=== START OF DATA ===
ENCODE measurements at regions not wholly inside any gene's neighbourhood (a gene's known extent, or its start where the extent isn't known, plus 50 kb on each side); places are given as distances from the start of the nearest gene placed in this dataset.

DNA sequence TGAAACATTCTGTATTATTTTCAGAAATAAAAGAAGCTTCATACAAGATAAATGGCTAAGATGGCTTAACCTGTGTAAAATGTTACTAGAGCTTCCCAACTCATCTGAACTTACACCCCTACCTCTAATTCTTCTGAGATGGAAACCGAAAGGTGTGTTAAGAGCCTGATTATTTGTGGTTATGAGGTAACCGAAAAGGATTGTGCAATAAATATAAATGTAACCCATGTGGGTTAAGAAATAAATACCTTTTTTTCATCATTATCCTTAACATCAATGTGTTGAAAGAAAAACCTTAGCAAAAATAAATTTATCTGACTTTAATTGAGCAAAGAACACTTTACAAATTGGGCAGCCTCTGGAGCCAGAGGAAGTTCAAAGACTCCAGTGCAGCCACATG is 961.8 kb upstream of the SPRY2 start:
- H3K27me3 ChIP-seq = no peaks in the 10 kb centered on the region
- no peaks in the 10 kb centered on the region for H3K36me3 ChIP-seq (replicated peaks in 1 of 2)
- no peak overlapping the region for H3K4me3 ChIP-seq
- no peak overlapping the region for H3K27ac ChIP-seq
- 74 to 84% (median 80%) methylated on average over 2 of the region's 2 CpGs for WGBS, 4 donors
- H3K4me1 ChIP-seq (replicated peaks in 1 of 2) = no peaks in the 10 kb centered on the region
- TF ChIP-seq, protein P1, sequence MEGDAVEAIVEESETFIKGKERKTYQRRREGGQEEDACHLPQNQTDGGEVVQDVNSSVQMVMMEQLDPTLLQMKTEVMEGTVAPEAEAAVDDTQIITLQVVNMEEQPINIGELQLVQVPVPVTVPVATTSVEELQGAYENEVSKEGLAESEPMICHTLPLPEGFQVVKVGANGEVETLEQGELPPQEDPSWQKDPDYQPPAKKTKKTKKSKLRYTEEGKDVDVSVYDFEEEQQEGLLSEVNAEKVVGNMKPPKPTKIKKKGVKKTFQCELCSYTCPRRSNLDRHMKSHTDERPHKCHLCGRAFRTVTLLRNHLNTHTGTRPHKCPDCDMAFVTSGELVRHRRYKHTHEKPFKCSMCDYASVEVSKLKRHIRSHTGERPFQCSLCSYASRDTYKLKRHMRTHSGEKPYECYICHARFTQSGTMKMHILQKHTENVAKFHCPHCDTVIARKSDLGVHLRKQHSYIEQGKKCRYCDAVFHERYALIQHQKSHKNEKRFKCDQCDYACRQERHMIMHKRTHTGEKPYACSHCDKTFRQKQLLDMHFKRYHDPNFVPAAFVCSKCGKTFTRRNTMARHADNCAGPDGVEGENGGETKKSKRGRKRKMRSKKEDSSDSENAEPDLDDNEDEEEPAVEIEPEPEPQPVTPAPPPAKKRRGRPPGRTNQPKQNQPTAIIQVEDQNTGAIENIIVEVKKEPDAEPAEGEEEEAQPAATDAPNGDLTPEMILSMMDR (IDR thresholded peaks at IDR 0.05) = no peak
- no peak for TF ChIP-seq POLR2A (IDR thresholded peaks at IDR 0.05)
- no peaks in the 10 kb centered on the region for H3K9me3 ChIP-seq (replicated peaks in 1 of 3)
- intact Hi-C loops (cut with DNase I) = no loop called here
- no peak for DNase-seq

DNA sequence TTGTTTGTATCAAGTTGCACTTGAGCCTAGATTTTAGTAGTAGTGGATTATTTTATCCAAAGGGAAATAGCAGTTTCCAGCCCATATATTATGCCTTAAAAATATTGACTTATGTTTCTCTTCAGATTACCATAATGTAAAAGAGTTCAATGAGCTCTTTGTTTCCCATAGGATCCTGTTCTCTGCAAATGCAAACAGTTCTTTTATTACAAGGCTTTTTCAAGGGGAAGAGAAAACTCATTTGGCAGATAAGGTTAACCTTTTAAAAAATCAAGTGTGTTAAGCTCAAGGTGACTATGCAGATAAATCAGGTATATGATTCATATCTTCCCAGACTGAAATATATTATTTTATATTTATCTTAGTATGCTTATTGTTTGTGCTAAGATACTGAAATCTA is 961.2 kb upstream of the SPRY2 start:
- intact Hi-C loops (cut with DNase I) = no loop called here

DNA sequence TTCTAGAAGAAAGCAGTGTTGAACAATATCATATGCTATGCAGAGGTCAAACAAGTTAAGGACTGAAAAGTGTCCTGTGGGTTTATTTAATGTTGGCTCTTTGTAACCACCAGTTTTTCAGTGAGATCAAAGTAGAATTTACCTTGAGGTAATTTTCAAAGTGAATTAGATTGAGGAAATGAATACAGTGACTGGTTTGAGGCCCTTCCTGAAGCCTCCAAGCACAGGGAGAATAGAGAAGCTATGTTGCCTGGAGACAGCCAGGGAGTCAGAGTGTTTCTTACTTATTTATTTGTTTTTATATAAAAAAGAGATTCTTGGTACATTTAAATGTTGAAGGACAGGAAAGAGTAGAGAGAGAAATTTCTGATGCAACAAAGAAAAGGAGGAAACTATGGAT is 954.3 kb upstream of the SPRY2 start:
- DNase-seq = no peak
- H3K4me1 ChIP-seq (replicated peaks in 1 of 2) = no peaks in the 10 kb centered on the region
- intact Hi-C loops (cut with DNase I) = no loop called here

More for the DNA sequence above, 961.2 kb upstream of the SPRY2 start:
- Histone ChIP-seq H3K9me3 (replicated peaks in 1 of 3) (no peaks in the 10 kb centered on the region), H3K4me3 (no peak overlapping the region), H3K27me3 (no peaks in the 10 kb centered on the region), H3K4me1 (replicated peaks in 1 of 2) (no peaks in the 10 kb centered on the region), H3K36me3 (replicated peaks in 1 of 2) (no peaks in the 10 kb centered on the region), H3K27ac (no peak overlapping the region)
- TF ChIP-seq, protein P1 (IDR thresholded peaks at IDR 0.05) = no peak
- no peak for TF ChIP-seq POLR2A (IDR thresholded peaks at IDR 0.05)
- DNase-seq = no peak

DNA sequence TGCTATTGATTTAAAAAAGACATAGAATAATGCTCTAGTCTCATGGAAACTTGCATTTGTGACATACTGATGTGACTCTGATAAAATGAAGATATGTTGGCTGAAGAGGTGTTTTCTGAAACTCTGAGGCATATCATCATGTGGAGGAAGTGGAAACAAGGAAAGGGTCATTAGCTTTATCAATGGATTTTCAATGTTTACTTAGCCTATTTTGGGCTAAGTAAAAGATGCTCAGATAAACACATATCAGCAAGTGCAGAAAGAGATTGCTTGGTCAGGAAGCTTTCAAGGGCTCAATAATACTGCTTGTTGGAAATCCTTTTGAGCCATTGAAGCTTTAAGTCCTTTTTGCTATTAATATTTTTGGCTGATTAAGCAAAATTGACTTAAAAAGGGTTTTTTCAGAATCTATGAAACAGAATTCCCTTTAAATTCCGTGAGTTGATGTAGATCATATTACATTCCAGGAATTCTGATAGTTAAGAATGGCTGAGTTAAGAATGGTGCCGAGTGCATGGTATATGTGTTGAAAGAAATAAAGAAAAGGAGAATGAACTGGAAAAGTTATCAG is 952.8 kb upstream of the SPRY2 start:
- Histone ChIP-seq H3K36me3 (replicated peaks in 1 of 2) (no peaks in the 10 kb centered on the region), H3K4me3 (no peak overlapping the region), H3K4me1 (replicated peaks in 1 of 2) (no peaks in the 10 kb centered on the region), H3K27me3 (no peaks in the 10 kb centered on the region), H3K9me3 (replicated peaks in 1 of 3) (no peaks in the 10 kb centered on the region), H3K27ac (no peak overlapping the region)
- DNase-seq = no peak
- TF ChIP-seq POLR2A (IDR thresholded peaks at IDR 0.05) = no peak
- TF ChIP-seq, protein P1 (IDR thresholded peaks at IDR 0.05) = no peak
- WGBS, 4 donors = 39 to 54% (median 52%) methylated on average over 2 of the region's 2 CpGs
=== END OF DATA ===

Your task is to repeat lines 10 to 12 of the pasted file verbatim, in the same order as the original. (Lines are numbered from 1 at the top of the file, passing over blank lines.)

- no peak for TF ChIP-seq POLR2A (IDR thresholded peaks at IDR 0.05)
- no peaks in the 10 kb centered on the region for H3K9me3 ChIP-seq (replicated peaks in 1 of 3)
- intact Hi-C loops (cut with DNase I) = no loop called here